Name Meaning: Spiky Tooth
Location Found: Beaufort Country, South Carolina
Geologic Era: Miocene
Estimated Range: Europe, Japan, United States
Size: 3-4 meters long
Extinction Date: Middle Miocene (15 million years ago)
The bone was difficult to concretely identify. All I had to go on was that it was cetacean in origin, and the location/geologic era. Based on these factors, and the size of the bone, I have narrowed down the genus to Kentriodon. Kentriodon is known from the formation where this fossil was collected, and other Kentriodon specimens I have looked at appear similar. This bone is probably the first cervical vertebra, or the atlas. In life, it would have articulated with the occipital bone of the skull. In this bone, the posterior arch is missing, but the anterior features are mostly intact.
Kentriodon is known worldwide, and in appearance was not terribly different from the modern bottlenose dolphin. First describe in 1926 as a Miocene porpoise, Kentriodontids appear to have been a very successful group of animals. They have many similarities in appearance to modern dolphins, and may be either a direct or indirect ancestor to dolphins. It is thought that Kentriodon was capable of echolocation, and possibly traveled in pods. This would have afforded some protection against the large predators that shared Kentriodon’s habitat, including larger toothed whales and the giant shark Megalodon.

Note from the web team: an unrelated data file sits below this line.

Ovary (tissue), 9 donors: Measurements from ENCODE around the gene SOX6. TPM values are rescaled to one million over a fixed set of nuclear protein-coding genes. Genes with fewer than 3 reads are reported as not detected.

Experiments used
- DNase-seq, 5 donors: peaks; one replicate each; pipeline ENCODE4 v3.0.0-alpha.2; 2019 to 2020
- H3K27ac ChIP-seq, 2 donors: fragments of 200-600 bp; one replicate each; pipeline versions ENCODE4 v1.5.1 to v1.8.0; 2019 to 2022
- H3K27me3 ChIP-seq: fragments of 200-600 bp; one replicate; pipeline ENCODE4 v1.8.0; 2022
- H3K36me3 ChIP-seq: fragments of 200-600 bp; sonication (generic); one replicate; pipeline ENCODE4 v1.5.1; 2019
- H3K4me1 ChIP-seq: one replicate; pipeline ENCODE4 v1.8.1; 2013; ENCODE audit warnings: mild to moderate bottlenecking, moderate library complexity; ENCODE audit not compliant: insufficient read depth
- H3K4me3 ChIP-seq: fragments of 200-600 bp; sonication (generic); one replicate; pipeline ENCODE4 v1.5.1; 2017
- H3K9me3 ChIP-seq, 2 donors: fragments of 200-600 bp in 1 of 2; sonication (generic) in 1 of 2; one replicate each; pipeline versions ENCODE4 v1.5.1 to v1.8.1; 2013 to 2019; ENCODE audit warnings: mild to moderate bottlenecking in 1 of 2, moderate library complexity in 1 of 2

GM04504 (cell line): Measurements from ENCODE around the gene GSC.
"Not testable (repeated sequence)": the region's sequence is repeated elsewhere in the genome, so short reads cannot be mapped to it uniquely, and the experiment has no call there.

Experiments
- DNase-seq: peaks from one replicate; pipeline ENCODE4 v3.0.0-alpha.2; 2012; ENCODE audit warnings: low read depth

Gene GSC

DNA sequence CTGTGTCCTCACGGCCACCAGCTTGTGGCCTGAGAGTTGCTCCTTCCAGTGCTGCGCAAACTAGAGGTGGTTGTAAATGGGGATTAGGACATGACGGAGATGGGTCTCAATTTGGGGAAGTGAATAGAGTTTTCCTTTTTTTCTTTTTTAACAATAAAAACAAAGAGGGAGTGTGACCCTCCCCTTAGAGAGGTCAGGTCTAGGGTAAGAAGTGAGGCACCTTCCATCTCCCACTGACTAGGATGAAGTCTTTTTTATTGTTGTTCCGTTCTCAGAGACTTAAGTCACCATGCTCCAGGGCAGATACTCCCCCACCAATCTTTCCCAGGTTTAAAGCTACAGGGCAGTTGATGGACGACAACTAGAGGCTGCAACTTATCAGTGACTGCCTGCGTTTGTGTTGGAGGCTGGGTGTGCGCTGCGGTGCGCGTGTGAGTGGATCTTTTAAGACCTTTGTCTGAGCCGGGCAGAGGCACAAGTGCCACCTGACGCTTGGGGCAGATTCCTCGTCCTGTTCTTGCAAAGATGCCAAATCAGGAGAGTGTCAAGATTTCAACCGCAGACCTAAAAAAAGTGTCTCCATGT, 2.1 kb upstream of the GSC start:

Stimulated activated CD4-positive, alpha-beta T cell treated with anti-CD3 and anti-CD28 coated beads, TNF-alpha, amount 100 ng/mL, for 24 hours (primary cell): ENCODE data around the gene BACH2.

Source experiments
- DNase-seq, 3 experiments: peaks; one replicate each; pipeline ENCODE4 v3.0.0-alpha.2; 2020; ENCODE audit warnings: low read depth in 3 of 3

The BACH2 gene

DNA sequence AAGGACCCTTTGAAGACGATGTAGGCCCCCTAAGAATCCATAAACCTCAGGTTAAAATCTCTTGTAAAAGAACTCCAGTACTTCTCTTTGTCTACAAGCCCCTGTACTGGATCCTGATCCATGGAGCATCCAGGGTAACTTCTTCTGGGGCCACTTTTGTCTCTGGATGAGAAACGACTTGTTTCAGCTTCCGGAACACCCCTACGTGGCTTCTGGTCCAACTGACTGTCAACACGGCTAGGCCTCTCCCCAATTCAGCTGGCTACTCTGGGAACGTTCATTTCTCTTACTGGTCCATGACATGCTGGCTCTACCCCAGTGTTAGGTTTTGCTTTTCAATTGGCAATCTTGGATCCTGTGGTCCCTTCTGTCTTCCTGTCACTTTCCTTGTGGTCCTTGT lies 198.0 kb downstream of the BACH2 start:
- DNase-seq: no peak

Kentriodon is known mostly from fragmented remains, though one feature of the remains is a dorsally positioned blowhole, similar to modern dolphins. Kentriodon probably fed on smaller fish and marine invertebrates such as squid. It’s pointed teeth would have been well equipped to catch either type of animal.
Life Reconstruction: By Nobu Tamura (http://spinops.blogspot.com) – Own work, CC BY 3.0, $3